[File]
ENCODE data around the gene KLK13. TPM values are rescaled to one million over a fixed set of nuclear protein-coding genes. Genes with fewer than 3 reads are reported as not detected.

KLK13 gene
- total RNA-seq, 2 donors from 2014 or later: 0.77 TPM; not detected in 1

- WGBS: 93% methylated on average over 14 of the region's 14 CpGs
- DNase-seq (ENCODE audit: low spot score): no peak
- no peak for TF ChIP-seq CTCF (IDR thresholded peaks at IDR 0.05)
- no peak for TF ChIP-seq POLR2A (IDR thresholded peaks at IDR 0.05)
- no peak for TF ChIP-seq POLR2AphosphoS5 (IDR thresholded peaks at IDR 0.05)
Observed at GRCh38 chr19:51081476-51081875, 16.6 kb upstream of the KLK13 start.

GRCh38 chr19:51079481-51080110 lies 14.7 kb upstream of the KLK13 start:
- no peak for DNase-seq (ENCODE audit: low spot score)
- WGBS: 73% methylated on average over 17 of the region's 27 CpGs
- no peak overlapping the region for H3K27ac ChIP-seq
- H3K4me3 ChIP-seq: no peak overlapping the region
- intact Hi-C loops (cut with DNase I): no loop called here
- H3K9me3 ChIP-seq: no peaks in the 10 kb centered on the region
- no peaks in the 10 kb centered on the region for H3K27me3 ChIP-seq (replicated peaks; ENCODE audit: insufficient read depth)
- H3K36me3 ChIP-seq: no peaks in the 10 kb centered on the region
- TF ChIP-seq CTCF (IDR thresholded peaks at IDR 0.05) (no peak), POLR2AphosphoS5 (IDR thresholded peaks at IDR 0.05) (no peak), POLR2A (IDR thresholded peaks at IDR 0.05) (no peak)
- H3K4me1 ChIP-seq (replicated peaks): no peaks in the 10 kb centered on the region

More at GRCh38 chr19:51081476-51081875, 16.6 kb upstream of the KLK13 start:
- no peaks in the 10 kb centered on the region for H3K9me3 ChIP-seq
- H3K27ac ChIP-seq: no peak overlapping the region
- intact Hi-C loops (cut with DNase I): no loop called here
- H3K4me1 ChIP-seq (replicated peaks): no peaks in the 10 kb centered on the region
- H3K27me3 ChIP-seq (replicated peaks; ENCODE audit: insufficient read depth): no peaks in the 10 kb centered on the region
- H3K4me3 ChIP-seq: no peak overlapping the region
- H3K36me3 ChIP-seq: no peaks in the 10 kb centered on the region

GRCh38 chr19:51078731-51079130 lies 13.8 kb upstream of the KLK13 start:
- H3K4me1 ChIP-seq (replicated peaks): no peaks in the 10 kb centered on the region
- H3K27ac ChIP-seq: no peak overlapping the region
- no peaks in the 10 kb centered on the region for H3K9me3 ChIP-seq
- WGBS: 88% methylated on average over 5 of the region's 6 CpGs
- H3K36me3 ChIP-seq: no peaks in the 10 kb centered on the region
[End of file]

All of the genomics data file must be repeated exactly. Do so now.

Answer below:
ENCODE data around the gene KLK13. TPM values are rescaled to one million over a fixed set of nuclear protein-coding genes. Genes with fewer than 3 reads are reported as not detected.

KLK13 gene
- total RNA-seq, 2 donors from 2014 or later: 0.77 TPM; not detected in 1

- WGBS: 93% methylated on average over 14 of the region's 14 CpGs
- DNase-seq (ENCODE audit: low spot score): no peak
- no peak for TF ChIP-seq CTCF (IDR thresholded peaks at IDR 0.05)
- no peak for TF ChIP-seq POLR2A (IDR thresholded peaks at IDR 0.05)
- no peak for TF ChIP-seq POLR2AphosphoS5 (IDR thresholded peaks at IDR 0.05)
Observed at GRCh38 chr19:51081476-51081875, 16.6 kb upstream of the KLK13 start.

GRCh38 chr19:51079481-51080110 lies 14.7 kb upstream of the KLK13 start:
- no peak for DNase-seq (ENCODE audit: low spot score)
- WGBS: 73% methylated on average over 17 of the region's 27 CpGs
- no peak overlapping the region for H3K27ac ChIP-seq
- H3K4me3 ChIP-seq: no peak overlapping the region
- intact Hi-C loops (cut with DNase I): no loop called here
- H3K9me3 ChIP-seq: no peaks in the 10 kb centered on the region
- no peaks in the 10 kb centered on the region for H3K27me3 ChIP-seq (replicated peaks; ENCODE audit: insufficient read depth)
- H3K36me3 ChIP-seq: no peaks in the 10 kb centered on the region
- TF ChIP-seq CTCF (IDR thresholded peaks at IDR 0.05) (no peak), POLR2AphosphoS5 (IDR thresholded peaks at IDR 0.05) (no peak), POLR2A (IDR thresholded peaks at IDR 0.05) (no peak)
- H3K4me1 ChIP-seq (replicated peaks): no peaks in the 10 kb centered on the region

More at GRCh38 chr19:51081476-51081875, 16.6 kb upstream of the KLK13 start:
- no peaks in the 10 kb centered on the region for H3K9me3 ChIP-seq
- H3K27ac ChIP-seq: no peak overlapping the region
- intact Hi-C loops (cut with DNase I): no loop called here
- H3K4me1 ChIP-seq (replicated peaks): no peaks in the 10 kb centered on the region
- H3K27me3 ChIP-seq (replicated peaks; ENCODE audit: insufficient read depth): no peaks in the 10 kb centered on the region
- H3K4me3 ChIP-seq: no peak overlapping the region
- H3K36me3 ChIP-seq: no peaks in the 10 kb centered on the region

GRCh38 chr19:51078731-51079130 lies 13.8 kb upstream of the KLK13 start:
- H3K4me1 ChIP-seq (replicated peaks): no peaks in the 10 kb centered on the region
- H3K27ac ChIP-seq: no peak overlapping the region
- no peaks in the 10 kb centered on the region for H3K9me3 ChIP-seq
- WGBS: 88% methylated on average over 5 of the region's 6 CpGs
- H3K36me3 ChIP-seq: no peaks in the 10 kb centered on the region